After our appetizers, we progressed to a pair of imaginative salads. She had ordered a spinach and balsamic vinaigrette salad with sliced pears, bleu cheese and walnuts, which suffered only from the pears being a tad too unripe for their flavor to really shine through. I had absolutely zero complaints about my salad, though, which featured ultra-thin julienned strips of apple, pecan pralines and dried cherries. It was crowned with a warm lump of baked goat cheese, and the sour cheese and contrasting temperatures really made the sweeter ingredients pop.
It almost seemed orchestrated when our entrees arrived just at the moment that the unarranged party around us was reaching its crescendo. A couple of grande dames were at the next table hugging and giggling like schoolgirls… We could barely hear Peters when he came sailing through the warm, welcoming chaos with our entrees raving about the Malbec he had recommended.
Not that we were all that interested in what he had to say at that point; there was meat on the table. She got the Colorado rack of lamb (this had been what I was going to order before Peters sold me on the special), which came with a truffled honey polenta and Brussels sprouts sautéed with bacon and cranberries. Remember how I mentioned surprises? Well, you’d expect the lamb to be delicious (it was, lightly seasoned so that the natural flavor of the meat wasn’t drowned out) and the bacon to be sinfully tasty (man, when is bacon not? Bacon is like a culinary cheat-code; it opens any door), but if you grew up like I did, Brussels sprouts are something to be politely refused/hidden under your coffee cup/given to a foolish dog/shunned like a drunken Quaker. But these were just fantastic. They had none of the hellish sulfur smell that my aunt’s Brussels sprouts always seemed to have. And yeah, maybe they weren’t the most wonderful thing that happened to us that night (see: duck confit). But nonetheless, when you compare what they tasted like with what we thought they were going to taste like, they were pretty darned good. By contrast, the polenta was a bit mild for the stronger flavors on the plate, but something had to be the least fabulous instrument in that orchestra.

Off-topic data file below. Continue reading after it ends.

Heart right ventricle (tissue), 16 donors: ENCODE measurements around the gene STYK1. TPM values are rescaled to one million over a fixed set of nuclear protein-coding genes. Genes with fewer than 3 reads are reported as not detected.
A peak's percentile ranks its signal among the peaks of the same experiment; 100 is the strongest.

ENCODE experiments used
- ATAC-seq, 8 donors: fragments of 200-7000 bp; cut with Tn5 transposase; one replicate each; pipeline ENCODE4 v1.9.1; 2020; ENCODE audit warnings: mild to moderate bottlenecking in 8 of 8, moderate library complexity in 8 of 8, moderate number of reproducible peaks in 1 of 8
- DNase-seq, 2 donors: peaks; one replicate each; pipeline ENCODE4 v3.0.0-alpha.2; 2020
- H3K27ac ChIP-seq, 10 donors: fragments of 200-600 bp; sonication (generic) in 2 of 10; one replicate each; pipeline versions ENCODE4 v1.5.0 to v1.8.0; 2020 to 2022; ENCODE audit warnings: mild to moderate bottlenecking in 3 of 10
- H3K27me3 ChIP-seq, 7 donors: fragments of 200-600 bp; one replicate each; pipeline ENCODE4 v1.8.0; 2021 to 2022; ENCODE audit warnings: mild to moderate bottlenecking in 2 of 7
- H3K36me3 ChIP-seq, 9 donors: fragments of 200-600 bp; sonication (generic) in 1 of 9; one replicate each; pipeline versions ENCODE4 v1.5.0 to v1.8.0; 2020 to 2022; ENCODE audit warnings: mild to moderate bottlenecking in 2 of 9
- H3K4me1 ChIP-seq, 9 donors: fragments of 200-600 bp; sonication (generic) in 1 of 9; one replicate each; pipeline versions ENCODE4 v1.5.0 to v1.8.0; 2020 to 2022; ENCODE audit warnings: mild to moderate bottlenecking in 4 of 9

As for my ribeye, the mashed potatoes and green beans were very good, but the steak and the bleu cheese sauce were showstoppers. The charred character of the marbling in the beef juxtaposed with the spicy wine and the pungent sauce were just shy of overpowering. This was love on a plate.
Another surprise: I asked Peters what was in the amazing sauce that the steak was plated with and he simply said, “Bleu cheese melted in heavy cream.” The complexity of the flavor had made me expect that it was some esoteric, 10-step French sauce that had an entire wing of a culinary school in Provence dedicated to it. Nope. Cheese and cream. Kaboom!
As we were slowly losing our valiant struggle to clean our plates, the dining room was starting to calm down. Most of the regulars were paying up and it suddenly became apparent that the management had actually put some music on the stereo that night. And as we were sheepishly asking Peters if he’d be kind enough to let us take our dessert home (a tart and sweet mango cheesecake and a chocolate mousse torte with raspberry coulis and toffee chips), an old friend of mine came in with six or eight girls to celebrate her upcoming nuptials. And funnily enough, they had come because of the torte.
As bacchanalian as dinner had been, it takes a daylight trip to Table 50 to really appreciate the value of its location. Waiting for lunch to arrive, we had a bit of time to enjoy the sunlit people-watching and bustling vibe that only the Roanoke Market has. Business folk, young families, bohemian granola types, skateboarding kids, non-skateboarding kids that had skateboards anyway, and all of the people that make up the tapestry that is our town.